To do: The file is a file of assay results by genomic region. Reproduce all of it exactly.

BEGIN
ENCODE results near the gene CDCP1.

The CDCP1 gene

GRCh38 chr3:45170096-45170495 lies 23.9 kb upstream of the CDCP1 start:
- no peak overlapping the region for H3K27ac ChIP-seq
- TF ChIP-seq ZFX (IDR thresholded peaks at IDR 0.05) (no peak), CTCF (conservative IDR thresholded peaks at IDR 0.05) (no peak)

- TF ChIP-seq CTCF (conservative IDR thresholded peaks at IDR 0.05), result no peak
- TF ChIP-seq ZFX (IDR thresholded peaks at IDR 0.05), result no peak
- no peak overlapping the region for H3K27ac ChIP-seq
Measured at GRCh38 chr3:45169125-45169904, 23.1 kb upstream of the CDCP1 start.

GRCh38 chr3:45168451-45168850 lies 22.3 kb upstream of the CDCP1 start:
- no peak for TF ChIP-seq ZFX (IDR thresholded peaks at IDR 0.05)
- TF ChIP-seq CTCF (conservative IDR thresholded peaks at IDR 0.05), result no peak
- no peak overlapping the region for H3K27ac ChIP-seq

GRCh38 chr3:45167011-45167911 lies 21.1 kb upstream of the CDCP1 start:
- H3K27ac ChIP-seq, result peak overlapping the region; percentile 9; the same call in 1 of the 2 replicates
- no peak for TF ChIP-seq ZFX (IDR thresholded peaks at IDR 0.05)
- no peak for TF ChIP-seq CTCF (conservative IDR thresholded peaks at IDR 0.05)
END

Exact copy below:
ENCODE results near the gene CDCP1.

The CDCP1 gene

GRCh38 chr3:45170096-45170495 lies 23.9 kb upstream of the CDCP1 start:
- no peak overlapping the region for H3K27ac ChIP-seq
- TF ChIP-seq ZFX (IDR thresholded peaks at IDR 0.05) (no peak), CTCF (conservative IDR thresholded peaks at IDR 0.05) (no peak)

- TF ChIP-seq CTCF (conservative IDR thresholded peaks at IDR 0.05), result no peak
- TF ChIP-seq ZFX (IDR thresholded peaks at IDR 0.05), result no peak
- no peak overlapping the region for H3K27ac ChIP-seq
Measured at GRCh38 chr3:45169125-45169904, 23.1 kb upstream of the CDCP1 start.

GRCh38 chr3:45168451-45168850 lies 22.3 kb upstream of the CDCP1 start:
- no peak for TF ChIP-seq ZFX (IDR thresholded peaks at IDR 0.05)
- TF ChIP-seq CTCF (conservative IDR thresholded peaks at IDR 0.05), result no peak
- no peak overlapping the region for H3K27ac ChIP-seq

GRCh38 chr3:45167011-45167911 lies 21.1 kb upstream of the CDCP1 start:
- H3K27ac ChIP-seq, result peak overlapping the region; percentile 9; the same call in 1 of the 2 replicates
- no peak for TF ChIP-seq ZFX (IDR thresholded peaks at IDR 0.05)
- no peak for TF ChIP-seq CTCF (conservative IDR thresholded peaks at IDR 0.05)